• Part of a roofline shows from one building. Trees with fall color leaves on them fill most of the photo. A lamp-post is near center of the photo.

    Harpers Ferry Center

Exhibit Typography

Accessible Type

Creating accessible type is mostly common sense. Maintain high contrast between type and background, make type large enough, and avoiding putting type on top of a busy background graphic - especially if the type is in the smaller range.

National Park Service exhibit specialists advise using type no smaller than 24 points in exhibits. We have been shooting for keeping the smallest type (photo captions and credit lines) at least 24 pt, and going upward from there in size to body copy, subheads, heads, etc.

Also take into account lighting conditions and how close the visitor can get to the graphic panel. The more impediments against the visitor seeing the type well, the more the size and contrast of the type should be cranked up to make up for that. It’s hard to make a book of guidelines for this; it’s all part of the art of exhibit design.

Using Standard NPS Fonts

Although I strongly support the use of NPS Rawlinson and Frutiger on most all NPS media products, I have a somewhat softer position when it comes to exhibits. I do believe that the two standard faces should be used on informational displays in visitor centers: at the information desk, elsewhere in a lobby, and perhaps at the entrance to an exhibit area, or on a credits panel. However, if the architectural style of the exhibit space and/or the content of the exhibits strongly suggest doing so, I can see using other typefaces.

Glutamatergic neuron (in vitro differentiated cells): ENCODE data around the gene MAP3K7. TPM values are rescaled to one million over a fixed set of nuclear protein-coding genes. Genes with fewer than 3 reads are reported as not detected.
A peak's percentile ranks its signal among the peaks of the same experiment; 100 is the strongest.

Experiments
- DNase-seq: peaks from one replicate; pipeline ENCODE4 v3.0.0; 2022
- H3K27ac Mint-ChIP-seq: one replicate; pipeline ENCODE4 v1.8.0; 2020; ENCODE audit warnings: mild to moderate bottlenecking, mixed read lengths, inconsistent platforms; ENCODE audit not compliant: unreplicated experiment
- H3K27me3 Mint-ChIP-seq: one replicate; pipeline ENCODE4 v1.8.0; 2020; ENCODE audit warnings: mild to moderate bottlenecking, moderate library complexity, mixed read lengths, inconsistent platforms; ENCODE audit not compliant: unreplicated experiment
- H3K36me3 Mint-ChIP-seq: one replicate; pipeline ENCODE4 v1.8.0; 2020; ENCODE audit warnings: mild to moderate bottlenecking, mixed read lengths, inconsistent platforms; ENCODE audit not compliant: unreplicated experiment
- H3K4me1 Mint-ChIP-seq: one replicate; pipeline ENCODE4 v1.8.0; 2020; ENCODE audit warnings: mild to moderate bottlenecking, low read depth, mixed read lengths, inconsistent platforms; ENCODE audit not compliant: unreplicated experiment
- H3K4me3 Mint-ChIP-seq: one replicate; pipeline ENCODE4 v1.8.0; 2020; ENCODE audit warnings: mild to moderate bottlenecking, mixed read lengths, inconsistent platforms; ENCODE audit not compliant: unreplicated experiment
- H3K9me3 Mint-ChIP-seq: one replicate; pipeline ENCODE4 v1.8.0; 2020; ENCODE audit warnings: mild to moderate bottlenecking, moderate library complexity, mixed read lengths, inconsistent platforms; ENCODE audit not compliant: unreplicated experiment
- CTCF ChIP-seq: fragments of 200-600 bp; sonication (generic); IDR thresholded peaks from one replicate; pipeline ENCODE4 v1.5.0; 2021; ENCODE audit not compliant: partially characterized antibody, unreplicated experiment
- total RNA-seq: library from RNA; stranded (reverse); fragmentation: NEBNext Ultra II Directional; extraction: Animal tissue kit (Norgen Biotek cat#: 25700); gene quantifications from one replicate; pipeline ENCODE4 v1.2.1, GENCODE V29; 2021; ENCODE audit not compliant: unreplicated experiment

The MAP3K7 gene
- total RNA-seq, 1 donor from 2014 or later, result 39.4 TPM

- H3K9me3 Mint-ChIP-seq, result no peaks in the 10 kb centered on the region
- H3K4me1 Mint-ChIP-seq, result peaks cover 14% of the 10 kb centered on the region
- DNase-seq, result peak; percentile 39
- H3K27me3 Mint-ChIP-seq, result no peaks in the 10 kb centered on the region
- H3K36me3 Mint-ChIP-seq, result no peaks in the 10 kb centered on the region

On the other hand, if there is nothing that compels the use of other faces, I see no reason not to use Rawlinson and Frutiger. Both of these are excellent typefaces which work well together and are very readable, even at small sizes and in low lighting. And, of course, they have the added (albeit subtle) benefit of connecting the exhibits to other media. NPS Graphic Identity Program

The Role of Text & Typography in Exhibits

While the selection of appropriate fonts is important, it is only one piece of the complex puzzle assembled to create a successful exhibit design. When I incorporate text into an exhibit, a few very basic principles come to mind: Can visitors read it? Does it communicate the intended message? Does it fit stylistically with the exhibit design?

Can visitors read the text? Some typical issues with legibility have already been mentioned in the paragraphs above. Some fonts are easier to read than others, but it’s difficult for me to recommend just two or three. Even the perfect font will be ruined if used in the wrong way.

Type is a design element, and should be open to exploration just like every other element of an exhibit. Ideally it should enhance the visitor’s interpretive experience. The real problem arises when poorly executed typography becomes an impediment to communication. Common errors that create legibility issues in an exhibit environment include:

  • Type columns that are too wide (your eye gets lost if the lines are too long);
  • Too little spacing between lines of type (greater line spacing is needed for exhibits than for books or magazines);